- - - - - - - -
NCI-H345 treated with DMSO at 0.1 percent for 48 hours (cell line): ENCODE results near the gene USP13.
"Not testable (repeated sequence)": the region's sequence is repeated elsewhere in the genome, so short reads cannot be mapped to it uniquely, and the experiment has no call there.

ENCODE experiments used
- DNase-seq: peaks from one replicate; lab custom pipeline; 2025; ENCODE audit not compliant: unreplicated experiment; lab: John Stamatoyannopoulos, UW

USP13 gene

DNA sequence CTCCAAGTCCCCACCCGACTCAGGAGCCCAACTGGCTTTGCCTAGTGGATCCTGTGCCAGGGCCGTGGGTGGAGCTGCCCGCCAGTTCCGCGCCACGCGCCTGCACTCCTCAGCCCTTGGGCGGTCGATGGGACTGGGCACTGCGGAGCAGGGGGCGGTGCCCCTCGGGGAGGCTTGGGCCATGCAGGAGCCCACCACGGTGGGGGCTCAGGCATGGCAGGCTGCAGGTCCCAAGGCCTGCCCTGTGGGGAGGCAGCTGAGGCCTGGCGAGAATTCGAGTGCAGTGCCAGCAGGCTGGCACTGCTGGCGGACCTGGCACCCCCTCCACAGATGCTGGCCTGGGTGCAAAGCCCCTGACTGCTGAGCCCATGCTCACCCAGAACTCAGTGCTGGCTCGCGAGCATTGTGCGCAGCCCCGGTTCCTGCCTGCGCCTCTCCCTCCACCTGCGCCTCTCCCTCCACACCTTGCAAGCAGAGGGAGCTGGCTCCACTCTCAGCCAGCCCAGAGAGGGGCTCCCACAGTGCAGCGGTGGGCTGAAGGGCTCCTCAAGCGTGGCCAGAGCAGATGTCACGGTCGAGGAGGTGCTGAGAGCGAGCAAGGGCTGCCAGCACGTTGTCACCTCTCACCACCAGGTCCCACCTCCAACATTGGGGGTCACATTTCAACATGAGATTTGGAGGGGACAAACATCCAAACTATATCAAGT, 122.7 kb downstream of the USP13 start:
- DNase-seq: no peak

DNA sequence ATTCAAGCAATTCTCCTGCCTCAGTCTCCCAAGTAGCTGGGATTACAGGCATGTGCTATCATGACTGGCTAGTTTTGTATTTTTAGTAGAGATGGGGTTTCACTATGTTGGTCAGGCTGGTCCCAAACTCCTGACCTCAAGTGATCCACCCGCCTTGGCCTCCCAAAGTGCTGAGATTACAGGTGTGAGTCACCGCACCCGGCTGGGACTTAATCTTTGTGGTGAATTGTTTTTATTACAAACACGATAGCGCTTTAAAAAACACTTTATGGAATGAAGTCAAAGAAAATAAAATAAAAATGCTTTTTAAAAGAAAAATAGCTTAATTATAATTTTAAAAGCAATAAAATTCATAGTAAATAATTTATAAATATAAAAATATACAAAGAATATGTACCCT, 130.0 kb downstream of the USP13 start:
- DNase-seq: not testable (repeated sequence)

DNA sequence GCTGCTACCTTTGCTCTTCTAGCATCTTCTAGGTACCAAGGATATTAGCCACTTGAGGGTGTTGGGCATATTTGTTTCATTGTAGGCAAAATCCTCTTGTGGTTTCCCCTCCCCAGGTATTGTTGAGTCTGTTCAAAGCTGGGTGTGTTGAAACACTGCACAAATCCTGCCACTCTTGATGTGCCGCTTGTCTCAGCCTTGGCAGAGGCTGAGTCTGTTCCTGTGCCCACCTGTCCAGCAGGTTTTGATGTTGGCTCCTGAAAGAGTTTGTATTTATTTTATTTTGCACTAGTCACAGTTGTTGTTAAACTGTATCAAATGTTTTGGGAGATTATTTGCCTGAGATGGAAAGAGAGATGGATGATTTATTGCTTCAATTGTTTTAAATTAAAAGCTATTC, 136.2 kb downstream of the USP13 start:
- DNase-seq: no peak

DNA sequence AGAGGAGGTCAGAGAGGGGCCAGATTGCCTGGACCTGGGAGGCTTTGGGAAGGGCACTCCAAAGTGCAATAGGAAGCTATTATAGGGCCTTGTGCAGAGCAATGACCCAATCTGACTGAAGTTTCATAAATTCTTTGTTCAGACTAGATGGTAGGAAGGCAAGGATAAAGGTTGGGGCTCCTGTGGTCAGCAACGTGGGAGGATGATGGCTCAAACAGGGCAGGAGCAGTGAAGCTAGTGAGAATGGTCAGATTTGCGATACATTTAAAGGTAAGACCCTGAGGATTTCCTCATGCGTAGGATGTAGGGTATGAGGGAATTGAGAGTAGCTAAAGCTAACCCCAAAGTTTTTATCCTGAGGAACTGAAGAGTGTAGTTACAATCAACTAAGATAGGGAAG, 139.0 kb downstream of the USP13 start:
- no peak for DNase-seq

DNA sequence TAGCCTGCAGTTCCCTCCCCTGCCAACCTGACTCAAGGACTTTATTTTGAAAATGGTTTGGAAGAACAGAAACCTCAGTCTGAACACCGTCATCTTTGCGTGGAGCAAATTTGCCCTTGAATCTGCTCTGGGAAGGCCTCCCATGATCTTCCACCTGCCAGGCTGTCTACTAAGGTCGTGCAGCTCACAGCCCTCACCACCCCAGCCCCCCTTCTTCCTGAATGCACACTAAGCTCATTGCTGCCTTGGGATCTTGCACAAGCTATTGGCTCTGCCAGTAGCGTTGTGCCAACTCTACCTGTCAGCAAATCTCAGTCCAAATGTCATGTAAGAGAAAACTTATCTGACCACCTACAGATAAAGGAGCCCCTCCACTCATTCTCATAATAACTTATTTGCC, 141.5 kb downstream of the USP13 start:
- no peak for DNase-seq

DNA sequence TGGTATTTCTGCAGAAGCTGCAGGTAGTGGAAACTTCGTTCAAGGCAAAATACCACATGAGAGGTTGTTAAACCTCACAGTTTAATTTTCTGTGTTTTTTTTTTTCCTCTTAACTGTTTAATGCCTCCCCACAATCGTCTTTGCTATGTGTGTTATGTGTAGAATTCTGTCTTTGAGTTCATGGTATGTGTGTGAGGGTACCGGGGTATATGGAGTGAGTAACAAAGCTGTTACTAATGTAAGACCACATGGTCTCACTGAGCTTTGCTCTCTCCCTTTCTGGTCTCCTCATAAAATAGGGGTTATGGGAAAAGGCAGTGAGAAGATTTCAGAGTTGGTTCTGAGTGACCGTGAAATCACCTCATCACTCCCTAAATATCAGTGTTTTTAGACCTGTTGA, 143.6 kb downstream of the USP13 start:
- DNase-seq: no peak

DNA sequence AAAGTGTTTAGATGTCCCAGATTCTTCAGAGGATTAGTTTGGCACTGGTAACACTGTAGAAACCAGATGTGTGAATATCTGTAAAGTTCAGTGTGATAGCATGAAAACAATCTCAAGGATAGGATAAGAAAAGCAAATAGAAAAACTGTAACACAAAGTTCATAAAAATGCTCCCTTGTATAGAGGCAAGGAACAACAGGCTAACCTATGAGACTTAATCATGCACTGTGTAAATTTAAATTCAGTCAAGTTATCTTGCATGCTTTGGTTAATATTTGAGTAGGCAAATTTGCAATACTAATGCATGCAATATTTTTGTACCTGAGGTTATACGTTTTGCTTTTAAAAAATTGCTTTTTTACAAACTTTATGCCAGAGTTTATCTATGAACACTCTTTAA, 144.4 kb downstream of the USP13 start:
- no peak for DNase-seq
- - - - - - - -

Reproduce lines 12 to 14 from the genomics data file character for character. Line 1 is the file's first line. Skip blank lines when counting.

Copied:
DNA sequence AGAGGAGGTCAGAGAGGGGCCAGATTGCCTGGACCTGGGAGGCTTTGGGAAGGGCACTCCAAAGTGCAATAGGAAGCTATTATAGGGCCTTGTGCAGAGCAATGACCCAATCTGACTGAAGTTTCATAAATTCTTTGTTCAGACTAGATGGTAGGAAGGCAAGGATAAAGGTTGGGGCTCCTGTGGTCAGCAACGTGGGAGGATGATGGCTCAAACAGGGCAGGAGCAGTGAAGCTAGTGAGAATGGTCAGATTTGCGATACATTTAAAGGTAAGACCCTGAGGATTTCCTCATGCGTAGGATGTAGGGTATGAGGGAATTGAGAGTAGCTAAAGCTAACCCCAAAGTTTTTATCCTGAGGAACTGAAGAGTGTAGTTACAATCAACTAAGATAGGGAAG, 139.0 kb downstream of the USP13 start:
- no peak for DNase-seq

DNA sequence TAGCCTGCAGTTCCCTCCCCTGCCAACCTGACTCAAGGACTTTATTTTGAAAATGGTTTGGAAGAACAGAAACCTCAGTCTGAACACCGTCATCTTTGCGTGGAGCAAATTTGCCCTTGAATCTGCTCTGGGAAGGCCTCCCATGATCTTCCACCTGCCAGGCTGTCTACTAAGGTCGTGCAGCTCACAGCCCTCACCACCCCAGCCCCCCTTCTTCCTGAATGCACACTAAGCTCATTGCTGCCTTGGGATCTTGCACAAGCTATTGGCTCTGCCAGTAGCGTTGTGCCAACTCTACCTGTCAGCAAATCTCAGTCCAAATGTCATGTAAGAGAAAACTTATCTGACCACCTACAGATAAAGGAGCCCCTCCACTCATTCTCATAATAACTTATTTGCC, 141.5 kb downstream of the USP13 start: